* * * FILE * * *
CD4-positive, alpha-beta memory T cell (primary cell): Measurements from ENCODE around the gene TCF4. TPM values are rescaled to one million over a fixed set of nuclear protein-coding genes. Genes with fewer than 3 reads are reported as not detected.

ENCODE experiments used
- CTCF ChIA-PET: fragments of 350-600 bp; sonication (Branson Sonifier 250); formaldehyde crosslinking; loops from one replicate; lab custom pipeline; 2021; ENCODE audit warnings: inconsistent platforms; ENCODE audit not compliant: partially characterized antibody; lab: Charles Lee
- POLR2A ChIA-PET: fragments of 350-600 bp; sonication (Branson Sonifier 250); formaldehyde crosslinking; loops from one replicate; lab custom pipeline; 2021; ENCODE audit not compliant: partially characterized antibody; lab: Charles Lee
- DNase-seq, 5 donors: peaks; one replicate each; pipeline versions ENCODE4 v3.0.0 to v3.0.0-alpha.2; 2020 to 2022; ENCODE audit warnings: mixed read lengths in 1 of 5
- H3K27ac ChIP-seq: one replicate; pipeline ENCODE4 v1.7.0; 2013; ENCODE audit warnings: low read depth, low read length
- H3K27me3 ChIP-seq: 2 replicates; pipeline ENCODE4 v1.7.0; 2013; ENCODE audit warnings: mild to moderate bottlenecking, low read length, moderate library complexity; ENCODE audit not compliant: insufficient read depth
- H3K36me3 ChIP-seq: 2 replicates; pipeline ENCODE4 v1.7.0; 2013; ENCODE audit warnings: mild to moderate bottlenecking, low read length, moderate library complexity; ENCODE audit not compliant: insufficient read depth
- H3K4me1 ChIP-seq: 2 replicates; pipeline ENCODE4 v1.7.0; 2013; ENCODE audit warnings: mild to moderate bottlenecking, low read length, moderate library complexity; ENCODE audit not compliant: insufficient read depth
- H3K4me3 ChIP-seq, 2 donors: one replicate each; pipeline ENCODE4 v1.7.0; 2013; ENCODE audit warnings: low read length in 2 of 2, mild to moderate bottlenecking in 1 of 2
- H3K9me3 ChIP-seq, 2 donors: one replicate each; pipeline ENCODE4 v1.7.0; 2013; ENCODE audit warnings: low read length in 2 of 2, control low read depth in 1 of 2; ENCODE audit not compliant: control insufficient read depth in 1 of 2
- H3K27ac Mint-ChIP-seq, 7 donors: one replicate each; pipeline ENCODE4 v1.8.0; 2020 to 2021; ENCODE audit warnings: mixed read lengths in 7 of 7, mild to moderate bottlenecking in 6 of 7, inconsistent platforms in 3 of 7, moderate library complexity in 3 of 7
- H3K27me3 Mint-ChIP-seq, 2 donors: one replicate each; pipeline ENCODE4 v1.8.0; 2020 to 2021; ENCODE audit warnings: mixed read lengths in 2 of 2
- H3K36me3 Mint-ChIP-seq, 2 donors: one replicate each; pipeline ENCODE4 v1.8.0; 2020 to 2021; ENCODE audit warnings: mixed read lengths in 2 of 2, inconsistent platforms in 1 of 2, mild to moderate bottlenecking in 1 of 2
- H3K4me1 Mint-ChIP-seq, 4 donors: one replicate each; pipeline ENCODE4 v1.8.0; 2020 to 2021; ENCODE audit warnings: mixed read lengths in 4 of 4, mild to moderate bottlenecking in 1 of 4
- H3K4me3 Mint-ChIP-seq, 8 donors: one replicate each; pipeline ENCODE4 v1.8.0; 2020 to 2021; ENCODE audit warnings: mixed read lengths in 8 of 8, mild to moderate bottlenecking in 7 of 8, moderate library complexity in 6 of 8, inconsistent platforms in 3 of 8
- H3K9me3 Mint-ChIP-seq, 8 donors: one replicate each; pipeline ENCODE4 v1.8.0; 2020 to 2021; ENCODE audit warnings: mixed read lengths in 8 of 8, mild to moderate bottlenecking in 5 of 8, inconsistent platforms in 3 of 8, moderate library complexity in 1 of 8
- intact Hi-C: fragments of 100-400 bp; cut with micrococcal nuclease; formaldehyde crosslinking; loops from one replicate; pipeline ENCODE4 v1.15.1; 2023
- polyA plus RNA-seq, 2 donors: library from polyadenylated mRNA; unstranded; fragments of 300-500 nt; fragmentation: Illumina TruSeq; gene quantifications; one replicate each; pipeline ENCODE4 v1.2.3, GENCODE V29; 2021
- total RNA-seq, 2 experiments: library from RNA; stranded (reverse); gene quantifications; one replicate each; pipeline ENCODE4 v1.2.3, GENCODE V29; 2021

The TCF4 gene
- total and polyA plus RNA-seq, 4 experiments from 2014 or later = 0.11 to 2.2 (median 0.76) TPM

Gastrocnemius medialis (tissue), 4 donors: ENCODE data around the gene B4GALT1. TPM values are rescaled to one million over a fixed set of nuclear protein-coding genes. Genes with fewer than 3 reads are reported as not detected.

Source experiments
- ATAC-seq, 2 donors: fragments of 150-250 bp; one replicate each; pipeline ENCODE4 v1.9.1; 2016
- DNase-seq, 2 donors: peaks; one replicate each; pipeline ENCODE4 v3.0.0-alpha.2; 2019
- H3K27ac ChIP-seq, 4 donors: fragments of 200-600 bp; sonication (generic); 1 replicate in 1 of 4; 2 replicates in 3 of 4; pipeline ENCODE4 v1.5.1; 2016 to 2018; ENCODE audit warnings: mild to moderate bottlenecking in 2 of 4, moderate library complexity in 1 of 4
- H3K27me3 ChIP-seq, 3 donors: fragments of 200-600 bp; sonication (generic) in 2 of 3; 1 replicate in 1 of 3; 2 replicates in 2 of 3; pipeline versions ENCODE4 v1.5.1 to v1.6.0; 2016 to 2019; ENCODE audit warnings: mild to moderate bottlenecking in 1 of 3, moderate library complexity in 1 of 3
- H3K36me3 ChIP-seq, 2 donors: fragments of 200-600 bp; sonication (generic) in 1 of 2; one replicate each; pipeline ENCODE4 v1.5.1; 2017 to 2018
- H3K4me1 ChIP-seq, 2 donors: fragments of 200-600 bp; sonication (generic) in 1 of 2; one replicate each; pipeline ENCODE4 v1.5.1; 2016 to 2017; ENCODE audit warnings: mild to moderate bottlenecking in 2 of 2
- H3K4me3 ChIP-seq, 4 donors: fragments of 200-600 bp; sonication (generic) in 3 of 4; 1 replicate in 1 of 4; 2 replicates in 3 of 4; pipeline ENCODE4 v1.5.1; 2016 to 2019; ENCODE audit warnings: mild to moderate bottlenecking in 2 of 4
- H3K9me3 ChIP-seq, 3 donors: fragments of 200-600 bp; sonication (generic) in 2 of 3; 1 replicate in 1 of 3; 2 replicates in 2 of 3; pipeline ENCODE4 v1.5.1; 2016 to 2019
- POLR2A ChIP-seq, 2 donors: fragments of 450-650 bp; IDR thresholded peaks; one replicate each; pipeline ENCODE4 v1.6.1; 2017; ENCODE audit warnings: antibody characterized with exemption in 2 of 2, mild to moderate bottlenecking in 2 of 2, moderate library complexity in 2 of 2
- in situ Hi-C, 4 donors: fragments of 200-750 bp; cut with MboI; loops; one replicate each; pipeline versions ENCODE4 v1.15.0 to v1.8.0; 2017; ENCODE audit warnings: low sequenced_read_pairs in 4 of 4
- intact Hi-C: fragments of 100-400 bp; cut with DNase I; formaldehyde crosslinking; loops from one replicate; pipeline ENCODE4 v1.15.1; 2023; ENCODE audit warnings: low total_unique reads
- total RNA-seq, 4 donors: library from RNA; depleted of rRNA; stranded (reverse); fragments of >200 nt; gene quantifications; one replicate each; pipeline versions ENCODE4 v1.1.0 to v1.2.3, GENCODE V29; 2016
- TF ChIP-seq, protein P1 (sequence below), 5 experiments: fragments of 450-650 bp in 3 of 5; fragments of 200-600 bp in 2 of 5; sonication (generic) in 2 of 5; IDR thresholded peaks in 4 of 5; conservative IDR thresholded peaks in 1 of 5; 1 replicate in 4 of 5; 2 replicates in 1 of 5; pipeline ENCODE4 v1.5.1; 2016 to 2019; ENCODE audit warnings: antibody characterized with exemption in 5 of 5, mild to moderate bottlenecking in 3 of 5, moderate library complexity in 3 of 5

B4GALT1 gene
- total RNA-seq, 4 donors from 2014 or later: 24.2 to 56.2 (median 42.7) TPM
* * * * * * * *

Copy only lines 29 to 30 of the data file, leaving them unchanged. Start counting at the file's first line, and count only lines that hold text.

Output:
- H3K36me3 ChIP-seq, 2 donors: fragments of 200-600 bp; sonication (generic) in 1 of 2; one replicate each; pipeline ENCODE4 v1.5.1; 2017 to 2018
- H3K4me1 ChIP-seq, 2 donors: fragments of 200-600 bp; sonication (generic) in 1 of 2; one replicate each; pipeline ENCODE4 v1.5.1; 2016 to 2017; ENCODE audit warnings: mild to moderate bottlenecking in 2 of 2